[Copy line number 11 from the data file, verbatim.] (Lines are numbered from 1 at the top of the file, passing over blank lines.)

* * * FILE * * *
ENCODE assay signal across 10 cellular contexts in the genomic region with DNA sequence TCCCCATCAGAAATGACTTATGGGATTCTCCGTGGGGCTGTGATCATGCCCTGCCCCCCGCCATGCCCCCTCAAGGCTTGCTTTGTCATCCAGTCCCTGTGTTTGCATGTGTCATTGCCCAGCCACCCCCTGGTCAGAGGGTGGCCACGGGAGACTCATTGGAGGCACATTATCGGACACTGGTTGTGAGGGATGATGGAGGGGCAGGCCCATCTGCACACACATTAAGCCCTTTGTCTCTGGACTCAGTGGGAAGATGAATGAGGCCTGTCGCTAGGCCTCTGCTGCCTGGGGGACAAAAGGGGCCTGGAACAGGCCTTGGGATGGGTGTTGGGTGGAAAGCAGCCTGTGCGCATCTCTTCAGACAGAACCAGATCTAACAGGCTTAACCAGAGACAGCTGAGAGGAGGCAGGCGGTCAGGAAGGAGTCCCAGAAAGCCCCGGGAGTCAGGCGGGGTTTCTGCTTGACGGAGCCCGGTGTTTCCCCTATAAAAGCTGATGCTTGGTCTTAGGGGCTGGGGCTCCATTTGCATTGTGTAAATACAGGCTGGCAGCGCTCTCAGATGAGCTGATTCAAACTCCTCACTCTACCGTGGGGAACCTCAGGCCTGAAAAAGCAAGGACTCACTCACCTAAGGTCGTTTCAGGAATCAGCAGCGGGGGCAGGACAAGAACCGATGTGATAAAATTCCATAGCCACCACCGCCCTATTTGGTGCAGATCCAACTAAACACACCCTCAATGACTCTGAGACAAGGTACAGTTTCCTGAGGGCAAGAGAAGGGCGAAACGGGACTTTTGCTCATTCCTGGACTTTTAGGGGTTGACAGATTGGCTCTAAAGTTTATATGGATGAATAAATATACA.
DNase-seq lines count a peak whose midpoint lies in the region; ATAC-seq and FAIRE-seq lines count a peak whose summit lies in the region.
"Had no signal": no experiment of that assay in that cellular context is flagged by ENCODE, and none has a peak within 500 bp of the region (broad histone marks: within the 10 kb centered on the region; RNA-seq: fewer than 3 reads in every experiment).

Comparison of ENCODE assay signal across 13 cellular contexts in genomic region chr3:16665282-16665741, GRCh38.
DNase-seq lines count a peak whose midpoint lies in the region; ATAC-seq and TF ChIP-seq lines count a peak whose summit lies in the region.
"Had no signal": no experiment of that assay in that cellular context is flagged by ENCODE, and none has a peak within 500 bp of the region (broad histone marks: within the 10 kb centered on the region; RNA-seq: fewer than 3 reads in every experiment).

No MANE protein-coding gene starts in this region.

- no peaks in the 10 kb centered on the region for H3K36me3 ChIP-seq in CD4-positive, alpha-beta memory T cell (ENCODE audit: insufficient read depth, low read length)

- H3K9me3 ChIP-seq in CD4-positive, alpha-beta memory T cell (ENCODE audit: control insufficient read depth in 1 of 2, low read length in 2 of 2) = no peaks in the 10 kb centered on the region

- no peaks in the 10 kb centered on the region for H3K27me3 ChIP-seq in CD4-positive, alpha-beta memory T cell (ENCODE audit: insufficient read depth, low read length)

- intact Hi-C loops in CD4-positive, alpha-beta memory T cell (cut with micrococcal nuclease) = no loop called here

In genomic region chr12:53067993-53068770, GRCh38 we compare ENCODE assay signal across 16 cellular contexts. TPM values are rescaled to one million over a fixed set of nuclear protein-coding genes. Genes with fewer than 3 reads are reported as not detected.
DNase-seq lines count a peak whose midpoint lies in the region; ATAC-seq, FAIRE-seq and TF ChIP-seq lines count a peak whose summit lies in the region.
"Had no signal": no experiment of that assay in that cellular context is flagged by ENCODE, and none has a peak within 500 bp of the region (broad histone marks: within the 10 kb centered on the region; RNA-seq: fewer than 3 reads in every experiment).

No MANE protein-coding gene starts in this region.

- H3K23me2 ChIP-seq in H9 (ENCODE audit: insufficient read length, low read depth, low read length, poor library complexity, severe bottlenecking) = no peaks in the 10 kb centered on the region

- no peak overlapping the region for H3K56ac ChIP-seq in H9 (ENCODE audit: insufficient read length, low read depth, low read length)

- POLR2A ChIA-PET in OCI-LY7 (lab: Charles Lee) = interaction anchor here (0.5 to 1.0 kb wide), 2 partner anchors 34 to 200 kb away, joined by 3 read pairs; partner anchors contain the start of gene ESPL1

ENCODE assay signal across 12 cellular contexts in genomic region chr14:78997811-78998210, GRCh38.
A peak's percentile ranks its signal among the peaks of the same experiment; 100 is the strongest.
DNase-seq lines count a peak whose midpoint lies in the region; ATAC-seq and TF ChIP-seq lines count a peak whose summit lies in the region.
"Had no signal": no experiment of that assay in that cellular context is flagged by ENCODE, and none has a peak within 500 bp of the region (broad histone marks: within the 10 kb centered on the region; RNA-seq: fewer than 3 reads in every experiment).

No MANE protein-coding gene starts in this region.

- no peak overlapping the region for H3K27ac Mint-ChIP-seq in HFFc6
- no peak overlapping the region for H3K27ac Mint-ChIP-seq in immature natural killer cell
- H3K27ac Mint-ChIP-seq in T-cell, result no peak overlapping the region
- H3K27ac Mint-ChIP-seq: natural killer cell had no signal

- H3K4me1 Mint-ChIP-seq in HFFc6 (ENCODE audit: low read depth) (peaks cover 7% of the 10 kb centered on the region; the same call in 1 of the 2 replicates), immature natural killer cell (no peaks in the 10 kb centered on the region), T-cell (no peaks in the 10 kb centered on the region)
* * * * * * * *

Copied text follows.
- intact Hi-C loops in CD4-positive, alpha-beta memory T cell (cut with micrococcal nuclease) = no loop called here